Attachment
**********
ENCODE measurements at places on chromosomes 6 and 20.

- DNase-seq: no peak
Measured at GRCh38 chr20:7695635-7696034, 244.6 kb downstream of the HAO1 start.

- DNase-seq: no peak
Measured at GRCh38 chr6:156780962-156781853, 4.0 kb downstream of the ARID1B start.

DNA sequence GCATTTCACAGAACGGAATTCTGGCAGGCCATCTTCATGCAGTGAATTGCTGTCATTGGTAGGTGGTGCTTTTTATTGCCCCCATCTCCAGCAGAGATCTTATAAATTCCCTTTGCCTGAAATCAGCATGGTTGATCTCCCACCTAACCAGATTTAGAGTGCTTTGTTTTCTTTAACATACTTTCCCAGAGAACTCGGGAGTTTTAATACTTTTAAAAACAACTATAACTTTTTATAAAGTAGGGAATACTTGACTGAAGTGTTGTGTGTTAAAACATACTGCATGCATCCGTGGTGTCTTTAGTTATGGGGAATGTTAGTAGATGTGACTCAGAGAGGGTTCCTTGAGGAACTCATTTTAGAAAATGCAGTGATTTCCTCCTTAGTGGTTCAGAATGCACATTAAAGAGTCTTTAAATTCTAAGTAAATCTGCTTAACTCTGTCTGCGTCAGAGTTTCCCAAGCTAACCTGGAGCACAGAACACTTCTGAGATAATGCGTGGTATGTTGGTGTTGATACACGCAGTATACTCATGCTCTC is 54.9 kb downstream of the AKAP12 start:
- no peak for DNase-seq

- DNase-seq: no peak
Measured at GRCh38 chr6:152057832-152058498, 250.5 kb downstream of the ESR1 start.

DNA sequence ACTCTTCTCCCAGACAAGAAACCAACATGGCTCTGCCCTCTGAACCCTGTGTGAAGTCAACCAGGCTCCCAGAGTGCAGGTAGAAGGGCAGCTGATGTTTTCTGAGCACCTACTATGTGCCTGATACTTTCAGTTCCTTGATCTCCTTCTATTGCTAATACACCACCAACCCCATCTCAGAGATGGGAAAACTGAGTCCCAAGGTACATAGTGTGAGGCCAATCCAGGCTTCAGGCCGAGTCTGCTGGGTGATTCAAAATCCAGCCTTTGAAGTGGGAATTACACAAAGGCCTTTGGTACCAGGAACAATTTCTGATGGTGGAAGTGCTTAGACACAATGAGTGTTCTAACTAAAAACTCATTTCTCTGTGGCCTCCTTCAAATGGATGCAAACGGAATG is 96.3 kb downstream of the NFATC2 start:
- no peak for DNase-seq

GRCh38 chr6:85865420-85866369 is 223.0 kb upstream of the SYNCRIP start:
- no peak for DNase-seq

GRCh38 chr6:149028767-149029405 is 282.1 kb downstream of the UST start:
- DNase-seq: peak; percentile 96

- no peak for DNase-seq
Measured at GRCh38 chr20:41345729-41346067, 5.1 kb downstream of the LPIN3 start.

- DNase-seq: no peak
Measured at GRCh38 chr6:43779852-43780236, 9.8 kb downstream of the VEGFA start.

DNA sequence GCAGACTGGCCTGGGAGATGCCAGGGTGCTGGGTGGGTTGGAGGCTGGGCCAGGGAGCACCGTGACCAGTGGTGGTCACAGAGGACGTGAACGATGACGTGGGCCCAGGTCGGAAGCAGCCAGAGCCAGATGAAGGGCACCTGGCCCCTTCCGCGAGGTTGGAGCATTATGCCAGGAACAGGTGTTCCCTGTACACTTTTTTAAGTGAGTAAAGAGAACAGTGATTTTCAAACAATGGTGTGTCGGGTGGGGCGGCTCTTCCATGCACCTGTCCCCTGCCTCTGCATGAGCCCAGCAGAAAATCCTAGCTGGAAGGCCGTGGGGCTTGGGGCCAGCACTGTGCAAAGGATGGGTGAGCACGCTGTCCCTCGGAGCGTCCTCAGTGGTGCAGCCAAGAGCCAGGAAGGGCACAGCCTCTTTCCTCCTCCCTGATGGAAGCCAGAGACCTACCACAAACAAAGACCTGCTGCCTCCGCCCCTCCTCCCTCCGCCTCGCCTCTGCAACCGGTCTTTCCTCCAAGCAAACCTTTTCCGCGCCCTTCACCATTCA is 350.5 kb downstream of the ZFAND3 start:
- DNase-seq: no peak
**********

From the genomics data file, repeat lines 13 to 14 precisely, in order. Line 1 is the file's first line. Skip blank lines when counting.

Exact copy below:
- no peak for DNase-seq

GRCh38 chr6:149028767-149029405 is 282.1 kb downstream of the UST start: